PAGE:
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Matthew Ballard: Continue funding for science research

Research improves education, creates jobs and steers youth toward careers in science, technology, engineering and math (STEM) disciplines, all while increasing our society's knowledge and elevating our communities.

The 1950s through the 1970s, for example, mark one of the most prosperous eras in the history of the Kanawha Valley, a result of Union Carbide's strong influence, which created more than 30,000 patents and brought some of the brightest minds in the world to West Virginia.

Research and innovation are fundamental pillars in any economic development strategy.  Private companies, states and countries that do not invest in research and innovation will wither and deteriorate.

Each day, research happens around West Virginia. It's not as much as we would hope, but private companies, along with specific projects like the West Virginia Regional Technology Park, the Mid-Atlantic Technology, Research & Innovation Center (MATRIC), and initiatives seeded by the West Virginia High Technology Consortium Foundation are all examples of supporting or conducting research.  Research is also being conducted at universities and colleges throughout the state.

Research occurring at our higher education institutions helps attract world-class researchers who can make a lasting impact. We also know that research can lead to innovations, that when commercialized, lead to new capital investments, new jobs and a diversified tax base.  

Many times, people think of research and innovation only as new products, but often times, innovation can improve existing processes and technology.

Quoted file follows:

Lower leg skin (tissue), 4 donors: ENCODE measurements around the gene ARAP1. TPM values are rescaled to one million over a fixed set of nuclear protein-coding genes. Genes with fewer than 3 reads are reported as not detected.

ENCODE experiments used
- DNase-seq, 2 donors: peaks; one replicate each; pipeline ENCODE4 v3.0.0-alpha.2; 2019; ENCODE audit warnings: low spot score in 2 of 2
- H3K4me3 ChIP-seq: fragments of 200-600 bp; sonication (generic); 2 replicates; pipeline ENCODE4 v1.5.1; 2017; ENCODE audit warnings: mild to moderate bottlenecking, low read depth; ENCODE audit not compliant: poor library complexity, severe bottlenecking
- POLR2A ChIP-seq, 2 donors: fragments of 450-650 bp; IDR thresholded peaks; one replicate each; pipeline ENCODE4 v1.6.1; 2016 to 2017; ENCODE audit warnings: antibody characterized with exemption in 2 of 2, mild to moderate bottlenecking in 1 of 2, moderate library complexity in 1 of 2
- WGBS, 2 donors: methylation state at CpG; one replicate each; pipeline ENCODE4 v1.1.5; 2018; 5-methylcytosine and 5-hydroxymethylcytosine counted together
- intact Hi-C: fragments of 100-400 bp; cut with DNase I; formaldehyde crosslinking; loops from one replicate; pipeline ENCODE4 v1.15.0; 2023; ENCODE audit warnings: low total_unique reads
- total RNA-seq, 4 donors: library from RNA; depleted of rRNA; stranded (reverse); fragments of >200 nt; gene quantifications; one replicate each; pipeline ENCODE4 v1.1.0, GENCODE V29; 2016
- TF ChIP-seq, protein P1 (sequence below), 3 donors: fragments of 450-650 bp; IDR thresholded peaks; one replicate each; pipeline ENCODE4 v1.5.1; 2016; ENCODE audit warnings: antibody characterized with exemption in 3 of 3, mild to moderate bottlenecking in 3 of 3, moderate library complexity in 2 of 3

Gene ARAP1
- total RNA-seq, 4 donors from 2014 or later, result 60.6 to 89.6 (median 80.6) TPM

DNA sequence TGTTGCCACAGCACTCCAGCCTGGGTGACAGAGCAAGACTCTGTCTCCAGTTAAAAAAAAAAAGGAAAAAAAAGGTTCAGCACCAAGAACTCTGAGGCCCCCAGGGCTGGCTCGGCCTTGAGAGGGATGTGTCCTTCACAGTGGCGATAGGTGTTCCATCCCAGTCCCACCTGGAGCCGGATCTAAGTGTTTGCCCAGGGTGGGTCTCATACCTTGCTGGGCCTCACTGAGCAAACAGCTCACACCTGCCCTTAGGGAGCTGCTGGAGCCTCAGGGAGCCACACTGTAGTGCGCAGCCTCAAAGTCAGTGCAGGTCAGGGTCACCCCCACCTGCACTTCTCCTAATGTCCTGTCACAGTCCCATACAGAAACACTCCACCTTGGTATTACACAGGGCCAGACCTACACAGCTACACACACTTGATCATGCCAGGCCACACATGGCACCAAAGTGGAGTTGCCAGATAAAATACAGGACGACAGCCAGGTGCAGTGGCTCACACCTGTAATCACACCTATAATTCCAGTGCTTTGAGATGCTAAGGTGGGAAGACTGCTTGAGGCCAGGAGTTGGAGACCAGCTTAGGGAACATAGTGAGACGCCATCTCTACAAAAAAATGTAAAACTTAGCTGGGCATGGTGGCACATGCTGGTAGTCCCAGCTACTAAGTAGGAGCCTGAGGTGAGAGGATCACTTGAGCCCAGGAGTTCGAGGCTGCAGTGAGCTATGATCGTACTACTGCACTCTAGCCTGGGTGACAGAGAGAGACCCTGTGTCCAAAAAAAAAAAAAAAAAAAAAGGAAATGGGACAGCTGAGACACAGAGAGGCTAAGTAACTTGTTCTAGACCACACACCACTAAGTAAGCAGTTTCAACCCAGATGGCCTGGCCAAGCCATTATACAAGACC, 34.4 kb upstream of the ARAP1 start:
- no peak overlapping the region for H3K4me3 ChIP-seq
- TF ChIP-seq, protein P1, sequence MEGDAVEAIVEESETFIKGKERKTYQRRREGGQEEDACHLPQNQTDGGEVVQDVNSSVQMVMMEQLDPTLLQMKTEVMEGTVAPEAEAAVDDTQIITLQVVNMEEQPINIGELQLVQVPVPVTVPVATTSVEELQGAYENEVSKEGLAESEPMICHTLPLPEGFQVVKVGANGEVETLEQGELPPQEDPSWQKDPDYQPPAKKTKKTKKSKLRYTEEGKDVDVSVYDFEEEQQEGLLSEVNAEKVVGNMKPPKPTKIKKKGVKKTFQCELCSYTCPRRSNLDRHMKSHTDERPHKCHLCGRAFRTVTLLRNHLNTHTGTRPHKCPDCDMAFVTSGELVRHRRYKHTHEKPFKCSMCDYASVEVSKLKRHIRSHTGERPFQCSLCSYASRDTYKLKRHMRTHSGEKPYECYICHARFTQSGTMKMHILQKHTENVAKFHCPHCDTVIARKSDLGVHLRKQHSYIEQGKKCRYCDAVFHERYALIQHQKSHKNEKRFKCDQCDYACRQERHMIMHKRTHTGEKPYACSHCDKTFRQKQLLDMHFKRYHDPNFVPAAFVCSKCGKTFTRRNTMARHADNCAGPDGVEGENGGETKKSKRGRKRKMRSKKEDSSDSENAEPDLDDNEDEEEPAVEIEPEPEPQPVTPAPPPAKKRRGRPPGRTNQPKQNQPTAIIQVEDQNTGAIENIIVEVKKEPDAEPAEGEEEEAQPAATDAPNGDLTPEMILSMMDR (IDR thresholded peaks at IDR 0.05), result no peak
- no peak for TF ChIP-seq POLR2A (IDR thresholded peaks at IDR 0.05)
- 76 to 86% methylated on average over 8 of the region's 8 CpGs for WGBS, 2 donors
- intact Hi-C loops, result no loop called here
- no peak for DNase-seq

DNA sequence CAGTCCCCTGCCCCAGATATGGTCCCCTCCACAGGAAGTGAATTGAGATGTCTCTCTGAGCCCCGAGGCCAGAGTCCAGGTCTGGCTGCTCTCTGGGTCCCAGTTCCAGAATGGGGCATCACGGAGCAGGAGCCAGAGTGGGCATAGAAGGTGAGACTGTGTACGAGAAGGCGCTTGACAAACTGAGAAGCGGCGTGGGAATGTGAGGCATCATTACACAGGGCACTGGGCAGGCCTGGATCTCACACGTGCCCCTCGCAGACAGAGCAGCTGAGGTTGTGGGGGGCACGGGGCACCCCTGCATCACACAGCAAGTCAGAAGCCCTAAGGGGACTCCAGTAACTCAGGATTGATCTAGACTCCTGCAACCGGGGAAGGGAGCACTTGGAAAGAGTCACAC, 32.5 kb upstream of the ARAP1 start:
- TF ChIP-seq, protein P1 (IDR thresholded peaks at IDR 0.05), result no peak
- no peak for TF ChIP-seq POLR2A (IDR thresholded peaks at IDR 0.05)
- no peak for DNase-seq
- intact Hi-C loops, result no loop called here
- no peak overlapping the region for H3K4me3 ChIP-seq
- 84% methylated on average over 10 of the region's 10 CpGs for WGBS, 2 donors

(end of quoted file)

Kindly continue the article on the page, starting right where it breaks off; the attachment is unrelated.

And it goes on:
In addition, home-grown startup companies come to fruition and new businesses are attracted to West Virginia because of our state's encouragement of innovation.  All of this provides a return on investment in the form of new tax dollars and much-needed job opportunities.

Despite the compelling evidence of the returns on research investments, dollars for research are currently in jeopardy at the state level during this legislative session. Funding for research, specifically the Research Challenge Fund, is a potential  target as lawmakers look for ways to fill budget holes.  

The Research Challenge Fund is managed by the West Virginia Higher Education Policy Commission's Division of Science and Research. Through the fund, the commission receives 0.5 percent of the state's income from video lottery proceeds. This money allows the commission to give awards and grants to our state colleges and universities — who use the money to further research and support students' experiences and education.

However, Senate Bill 385 and House Bill 4333, which are currently pending in the West Virginia Legislature, would permanently reduce by 15 percent the amount of lottery funds that go into the Research Challenge Fund. These budget cuts would do very little to plug state budget holes (only yielding about $421,000), but they would have a truly significant effect on investments that can and must be made in our state's future.  

The Charleston Regional Chamber of Commerce works to attract new jobs and investments to West Virginia. It helps businesses accelerate profitability and strive to develop the talent and resources that promote success and opportunity for everyone in our state.  

If these cuts are allowed, I have no doubt that, a clear message will be sent to the rest of the world that innovation and research are not important in West Virginia. Is that how we really want to be viewed?

As we struggle to move into a new more diversified economy, West Virginia should be investing more in research and innovation.

Please urge your representatives today to fund research programs and oppose cuts to the Research Challenge Fund — and allow research to fuel our economic growth.  We must actively ask our legislators to think about the future and not be held hostage to the crisis of the moment.

Matthew Ballard is president and CEO of the Charleston Regional Chamber of Commerce.  


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